With the 2008 election just around the corner Evangelicals are wrestling with many issues, but the very fact that we are wrestling with issues and thinking seriously about candidates is a sign of growing complexity among Evangelical voters. This week at Le Blog we offer a short bit of commentary from two Liberal Evangelical thinkers, Robin Rogers and Peter Goodwin Heltzel. Read, Reflect, and VOTE!
Palin presents a softer, more explicitly Christian version of Ronald Regean’s America. Her message appeals to the base of older socially conservative Christians, but based on our research it misses a critical shift among younger evangelicals and may weaken the Republican Party’s ability to move forward into a post cold war world. Young evangelicals have expanded their social concerns beyond the issues of traditional family and opposition to abortion that Palin embodies. The younger generation is moving from a populist politics to a cosmopolitan one that engages a broader set of issues through new social networking strategies at both grass roots and elite levels. The culture warrior ideal of the cowboy politics of Reagan and Bush has lost its allure.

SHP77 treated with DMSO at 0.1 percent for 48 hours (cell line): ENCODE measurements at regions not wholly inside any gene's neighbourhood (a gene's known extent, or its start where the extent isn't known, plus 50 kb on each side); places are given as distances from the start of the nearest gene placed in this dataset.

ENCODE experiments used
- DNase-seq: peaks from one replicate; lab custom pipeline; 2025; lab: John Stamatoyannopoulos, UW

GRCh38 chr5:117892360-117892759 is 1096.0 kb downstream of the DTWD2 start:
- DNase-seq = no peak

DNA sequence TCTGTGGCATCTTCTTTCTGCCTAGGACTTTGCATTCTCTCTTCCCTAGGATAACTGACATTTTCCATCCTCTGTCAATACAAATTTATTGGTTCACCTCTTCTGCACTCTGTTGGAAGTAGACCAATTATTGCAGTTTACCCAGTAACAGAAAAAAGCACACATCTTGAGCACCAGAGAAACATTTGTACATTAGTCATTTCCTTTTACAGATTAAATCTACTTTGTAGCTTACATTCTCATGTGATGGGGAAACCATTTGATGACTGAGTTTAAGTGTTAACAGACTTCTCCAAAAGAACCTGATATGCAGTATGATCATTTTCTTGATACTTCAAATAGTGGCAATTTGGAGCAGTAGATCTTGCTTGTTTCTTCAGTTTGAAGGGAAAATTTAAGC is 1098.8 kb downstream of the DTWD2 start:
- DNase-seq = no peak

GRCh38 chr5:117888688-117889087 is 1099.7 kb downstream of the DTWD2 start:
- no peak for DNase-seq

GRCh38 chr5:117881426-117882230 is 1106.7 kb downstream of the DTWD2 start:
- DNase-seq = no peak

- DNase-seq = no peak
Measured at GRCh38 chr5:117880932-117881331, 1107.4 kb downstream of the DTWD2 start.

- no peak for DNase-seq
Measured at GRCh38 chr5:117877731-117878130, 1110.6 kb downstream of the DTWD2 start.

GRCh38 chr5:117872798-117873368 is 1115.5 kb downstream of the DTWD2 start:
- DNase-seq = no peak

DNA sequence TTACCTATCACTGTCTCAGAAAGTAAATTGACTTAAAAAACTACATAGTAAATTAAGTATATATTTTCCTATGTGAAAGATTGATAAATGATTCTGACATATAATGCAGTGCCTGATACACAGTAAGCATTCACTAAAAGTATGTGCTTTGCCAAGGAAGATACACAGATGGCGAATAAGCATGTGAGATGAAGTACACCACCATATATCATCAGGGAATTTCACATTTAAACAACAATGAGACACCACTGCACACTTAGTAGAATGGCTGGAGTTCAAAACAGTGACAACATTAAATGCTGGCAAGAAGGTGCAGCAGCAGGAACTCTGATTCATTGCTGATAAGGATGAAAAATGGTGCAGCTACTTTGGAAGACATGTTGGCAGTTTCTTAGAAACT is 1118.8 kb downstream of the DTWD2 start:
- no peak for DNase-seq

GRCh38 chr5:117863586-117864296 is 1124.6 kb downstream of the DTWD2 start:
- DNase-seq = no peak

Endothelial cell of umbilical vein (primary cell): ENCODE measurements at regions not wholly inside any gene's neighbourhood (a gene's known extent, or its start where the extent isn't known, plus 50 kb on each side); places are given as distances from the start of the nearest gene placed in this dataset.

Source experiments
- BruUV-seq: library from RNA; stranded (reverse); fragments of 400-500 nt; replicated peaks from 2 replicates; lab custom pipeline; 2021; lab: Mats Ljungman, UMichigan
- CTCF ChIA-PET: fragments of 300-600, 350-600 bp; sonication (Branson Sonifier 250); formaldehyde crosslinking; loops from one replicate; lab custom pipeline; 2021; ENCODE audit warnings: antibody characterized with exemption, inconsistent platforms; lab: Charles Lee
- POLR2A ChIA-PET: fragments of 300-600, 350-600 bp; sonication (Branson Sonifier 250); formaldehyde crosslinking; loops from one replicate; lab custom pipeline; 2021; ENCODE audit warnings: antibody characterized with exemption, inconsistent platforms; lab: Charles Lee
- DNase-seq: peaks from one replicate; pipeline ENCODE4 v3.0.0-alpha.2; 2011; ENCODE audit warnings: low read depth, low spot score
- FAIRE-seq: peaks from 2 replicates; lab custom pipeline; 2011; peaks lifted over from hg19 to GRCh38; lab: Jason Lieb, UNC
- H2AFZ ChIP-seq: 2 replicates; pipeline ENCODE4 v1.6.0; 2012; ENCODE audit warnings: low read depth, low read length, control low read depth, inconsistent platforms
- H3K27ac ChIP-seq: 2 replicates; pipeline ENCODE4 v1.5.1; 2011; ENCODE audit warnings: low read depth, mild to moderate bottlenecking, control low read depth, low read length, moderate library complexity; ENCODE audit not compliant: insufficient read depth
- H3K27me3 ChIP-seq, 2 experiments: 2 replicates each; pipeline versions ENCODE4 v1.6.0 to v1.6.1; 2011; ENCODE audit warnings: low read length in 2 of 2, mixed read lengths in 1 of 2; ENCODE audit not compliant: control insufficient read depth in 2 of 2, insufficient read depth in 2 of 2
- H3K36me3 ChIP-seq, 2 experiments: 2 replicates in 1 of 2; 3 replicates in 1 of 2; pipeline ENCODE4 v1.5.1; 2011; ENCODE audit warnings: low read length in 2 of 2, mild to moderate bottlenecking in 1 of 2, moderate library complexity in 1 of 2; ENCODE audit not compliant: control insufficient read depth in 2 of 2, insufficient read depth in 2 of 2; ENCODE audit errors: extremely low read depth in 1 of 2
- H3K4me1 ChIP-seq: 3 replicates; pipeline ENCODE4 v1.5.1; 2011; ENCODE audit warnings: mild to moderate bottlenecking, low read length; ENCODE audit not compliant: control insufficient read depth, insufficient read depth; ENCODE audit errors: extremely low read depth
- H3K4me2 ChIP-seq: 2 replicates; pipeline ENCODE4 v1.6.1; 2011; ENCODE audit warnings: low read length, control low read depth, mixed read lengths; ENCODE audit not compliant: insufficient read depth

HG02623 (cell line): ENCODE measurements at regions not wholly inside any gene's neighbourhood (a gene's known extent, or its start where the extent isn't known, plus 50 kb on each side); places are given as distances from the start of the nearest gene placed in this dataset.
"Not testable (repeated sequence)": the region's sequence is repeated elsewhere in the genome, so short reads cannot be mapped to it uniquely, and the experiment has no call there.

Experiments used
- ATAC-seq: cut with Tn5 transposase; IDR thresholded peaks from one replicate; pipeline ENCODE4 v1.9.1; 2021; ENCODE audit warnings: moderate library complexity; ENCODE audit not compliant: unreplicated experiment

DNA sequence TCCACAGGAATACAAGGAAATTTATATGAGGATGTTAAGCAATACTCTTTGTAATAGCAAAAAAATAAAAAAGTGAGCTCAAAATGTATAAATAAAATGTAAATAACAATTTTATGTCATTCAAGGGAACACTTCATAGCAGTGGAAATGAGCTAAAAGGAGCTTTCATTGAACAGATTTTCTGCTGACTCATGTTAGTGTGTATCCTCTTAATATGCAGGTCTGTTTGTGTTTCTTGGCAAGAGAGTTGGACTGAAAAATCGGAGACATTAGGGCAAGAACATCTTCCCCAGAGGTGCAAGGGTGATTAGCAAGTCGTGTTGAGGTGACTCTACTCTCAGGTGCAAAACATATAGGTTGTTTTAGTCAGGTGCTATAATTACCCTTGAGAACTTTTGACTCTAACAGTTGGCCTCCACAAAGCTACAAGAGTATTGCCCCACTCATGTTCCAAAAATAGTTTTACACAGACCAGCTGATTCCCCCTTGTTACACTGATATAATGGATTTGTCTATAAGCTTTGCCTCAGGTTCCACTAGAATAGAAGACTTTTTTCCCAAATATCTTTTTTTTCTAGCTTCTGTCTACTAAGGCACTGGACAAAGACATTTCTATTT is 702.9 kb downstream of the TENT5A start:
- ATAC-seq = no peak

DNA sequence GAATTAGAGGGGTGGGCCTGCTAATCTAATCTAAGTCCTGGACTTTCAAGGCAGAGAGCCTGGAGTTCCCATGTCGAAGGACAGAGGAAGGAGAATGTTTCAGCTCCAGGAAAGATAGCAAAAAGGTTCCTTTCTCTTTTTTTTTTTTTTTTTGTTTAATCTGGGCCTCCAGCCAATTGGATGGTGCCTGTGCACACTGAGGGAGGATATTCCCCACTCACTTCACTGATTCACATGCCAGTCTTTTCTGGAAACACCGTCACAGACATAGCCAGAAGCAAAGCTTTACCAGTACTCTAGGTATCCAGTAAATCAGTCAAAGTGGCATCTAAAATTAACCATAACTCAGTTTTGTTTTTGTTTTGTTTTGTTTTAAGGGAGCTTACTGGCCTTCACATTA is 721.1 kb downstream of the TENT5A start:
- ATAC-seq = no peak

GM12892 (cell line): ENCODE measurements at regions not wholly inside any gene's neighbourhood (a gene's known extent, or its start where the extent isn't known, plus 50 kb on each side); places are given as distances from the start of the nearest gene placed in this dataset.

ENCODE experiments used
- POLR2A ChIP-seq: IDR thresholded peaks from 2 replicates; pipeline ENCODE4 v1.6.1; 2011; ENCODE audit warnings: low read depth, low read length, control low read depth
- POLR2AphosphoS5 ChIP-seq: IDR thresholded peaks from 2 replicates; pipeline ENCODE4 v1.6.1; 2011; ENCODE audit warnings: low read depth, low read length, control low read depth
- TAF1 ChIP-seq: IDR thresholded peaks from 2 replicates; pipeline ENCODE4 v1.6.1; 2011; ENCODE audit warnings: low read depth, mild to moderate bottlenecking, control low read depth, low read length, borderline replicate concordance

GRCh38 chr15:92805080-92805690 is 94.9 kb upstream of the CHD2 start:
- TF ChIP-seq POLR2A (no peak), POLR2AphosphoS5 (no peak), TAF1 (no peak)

Having come of age in a time when the cold war has been replaced by terrorism and Iraq, young evangelicals see real life consequences when they hear their elders use violent metaphors. They are passionately concerned with the environment, AIDS, sex trafficking and world hunger. The slogan “drill baby drill” contradicts the concerns over climate change, also known among evangelicals as creation care, of Richard Cizik, the Vice President of Governmental Affairs for the National Association of Evangelicals. More of the same old warrior politics won’t stem the tide of young evangelicals leaving the Republican Party. In just seven years affiliation with the Republican Party among young evangelicals has dropped from 55 percent to 40 percent. Younger evangelicals are disillusioned with partisan politics and the War in Iraq. Palin’s politics is a soft warrior politics, but beneath her softer presentation still remains the warrior politics of an age that has passed.